Luck chain letter (published).  Death-Lottery type.  "It Works." No title (?). US, 1985.

This letter has been sent to you for good luck. 'The original is in England. It has been around the world nine times. The luck has now been sent to you. You will receive good luck within four days of receiving this letter, providing you in turn send it on. This is no joke. Send copies to people you think need good luck. Don't send money, as fate has no price. Do not keep this letter. It must leave your hands within 96 hours.

An RAF officer received $70,000. Joe Elliot received $40,000 and lost it because he broke the chain. While in the Philippines Gene Welch lost his wife six days after receiving this letter and failing to circulate it. However, before her death he received $7,755,000.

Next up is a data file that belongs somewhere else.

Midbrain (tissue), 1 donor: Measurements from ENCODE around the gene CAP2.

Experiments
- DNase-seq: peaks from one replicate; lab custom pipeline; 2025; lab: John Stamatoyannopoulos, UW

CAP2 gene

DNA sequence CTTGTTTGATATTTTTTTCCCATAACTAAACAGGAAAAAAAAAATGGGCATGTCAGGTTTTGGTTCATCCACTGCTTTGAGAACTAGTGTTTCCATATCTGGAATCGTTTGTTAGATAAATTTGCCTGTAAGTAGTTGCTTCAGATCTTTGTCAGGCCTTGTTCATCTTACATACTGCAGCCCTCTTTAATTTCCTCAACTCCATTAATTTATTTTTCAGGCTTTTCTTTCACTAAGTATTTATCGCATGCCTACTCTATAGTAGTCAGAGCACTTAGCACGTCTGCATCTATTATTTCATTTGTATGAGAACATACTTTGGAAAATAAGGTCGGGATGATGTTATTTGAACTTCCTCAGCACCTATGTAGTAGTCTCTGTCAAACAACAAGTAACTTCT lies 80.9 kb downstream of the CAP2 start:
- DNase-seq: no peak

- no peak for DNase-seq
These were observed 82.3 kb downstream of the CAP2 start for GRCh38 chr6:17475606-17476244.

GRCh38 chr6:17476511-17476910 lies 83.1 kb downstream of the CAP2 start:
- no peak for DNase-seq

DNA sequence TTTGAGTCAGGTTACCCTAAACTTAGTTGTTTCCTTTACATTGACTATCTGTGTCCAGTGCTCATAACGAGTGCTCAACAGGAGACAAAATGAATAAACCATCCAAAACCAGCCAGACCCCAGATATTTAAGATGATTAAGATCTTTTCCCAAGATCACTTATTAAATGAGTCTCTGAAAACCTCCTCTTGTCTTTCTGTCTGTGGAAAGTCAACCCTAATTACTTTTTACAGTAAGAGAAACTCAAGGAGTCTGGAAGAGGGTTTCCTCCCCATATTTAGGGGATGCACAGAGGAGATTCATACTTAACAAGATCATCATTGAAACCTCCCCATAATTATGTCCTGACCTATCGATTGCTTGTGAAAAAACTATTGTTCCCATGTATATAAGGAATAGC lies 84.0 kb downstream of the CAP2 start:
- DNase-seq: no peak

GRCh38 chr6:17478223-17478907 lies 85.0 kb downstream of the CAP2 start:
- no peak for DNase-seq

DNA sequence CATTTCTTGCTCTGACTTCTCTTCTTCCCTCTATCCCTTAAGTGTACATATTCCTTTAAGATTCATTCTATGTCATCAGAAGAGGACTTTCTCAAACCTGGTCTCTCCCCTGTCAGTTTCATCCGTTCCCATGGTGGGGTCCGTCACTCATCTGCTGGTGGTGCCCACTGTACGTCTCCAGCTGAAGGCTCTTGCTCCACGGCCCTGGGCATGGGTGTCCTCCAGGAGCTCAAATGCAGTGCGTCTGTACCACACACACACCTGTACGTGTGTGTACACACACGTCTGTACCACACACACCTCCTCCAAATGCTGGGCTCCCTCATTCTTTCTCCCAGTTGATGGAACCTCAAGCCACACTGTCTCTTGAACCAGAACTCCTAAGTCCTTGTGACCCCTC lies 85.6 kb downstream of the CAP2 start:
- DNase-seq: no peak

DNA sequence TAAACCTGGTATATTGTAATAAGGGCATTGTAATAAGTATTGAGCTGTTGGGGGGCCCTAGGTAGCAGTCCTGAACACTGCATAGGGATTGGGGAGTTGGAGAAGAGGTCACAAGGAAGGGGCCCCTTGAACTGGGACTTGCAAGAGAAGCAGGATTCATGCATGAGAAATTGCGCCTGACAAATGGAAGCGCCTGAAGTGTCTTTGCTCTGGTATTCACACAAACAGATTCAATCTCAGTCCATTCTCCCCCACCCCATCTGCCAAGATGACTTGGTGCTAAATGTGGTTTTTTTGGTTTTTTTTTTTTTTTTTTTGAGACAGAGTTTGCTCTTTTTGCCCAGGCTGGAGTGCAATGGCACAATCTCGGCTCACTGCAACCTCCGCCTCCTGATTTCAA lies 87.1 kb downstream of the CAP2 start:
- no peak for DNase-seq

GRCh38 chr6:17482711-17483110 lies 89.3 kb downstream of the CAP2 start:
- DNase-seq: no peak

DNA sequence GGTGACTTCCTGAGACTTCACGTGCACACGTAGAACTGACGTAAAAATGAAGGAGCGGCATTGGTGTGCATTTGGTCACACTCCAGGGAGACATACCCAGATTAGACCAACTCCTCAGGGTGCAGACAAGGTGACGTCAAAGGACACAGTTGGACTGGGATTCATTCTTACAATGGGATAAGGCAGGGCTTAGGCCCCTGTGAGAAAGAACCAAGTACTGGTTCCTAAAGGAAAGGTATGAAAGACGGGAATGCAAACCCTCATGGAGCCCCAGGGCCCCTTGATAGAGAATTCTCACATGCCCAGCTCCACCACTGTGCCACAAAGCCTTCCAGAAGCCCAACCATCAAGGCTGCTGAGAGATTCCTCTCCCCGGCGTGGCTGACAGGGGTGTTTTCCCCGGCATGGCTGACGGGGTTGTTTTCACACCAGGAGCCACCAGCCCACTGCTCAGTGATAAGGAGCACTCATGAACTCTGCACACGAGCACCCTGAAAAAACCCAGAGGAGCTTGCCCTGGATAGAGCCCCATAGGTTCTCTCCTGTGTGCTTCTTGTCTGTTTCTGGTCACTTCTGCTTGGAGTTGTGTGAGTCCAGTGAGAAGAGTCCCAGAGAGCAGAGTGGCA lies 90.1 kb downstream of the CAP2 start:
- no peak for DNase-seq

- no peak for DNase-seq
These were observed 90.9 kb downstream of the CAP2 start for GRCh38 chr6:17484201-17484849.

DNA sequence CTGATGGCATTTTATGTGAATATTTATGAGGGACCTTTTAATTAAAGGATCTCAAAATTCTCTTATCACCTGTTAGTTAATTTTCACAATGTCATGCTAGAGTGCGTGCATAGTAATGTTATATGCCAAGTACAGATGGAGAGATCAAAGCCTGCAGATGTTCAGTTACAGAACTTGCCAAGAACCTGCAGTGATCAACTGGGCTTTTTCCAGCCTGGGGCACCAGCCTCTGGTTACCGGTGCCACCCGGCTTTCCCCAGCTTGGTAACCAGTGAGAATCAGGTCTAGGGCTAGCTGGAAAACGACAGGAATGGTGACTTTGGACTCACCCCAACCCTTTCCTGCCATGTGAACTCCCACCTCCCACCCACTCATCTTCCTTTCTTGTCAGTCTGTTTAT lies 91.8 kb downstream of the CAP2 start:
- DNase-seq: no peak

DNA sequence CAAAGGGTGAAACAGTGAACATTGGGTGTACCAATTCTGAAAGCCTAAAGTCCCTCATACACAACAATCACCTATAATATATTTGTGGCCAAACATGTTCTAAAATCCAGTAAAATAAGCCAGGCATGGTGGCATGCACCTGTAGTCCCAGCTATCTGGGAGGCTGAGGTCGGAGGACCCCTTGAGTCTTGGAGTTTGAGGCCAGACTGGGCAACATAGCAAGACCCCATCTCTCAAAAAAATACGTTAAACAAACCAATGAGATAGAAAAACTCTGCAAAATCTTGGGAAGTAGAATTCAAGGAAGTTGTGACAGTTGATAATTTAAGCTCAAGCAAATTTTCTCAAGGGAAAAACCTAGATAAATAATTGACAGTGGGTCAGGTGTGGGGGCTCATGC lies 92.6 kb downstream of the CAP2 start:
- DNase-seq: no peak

The chain comes from Venezuela and was written by Saul Anthony De Coup, a missionary from South Africa. Since the copy must make a tour of the world, you must make 20 copies and send them to your friends and associates. After a few days you will get a surprise. This is true even if you are not superstitious. Constantine Dias received the chain in 1953 and asked his secretary to send out 20 copies. A few days later he won a lottery of two million dollars. Please don't ignore this letter. "It works!"

Paige, Woody.  Denver Post,  "Unchained letter," March 17, 1985. The following letter "came two weeks ago." Probably corrected, possibly edited. My format.


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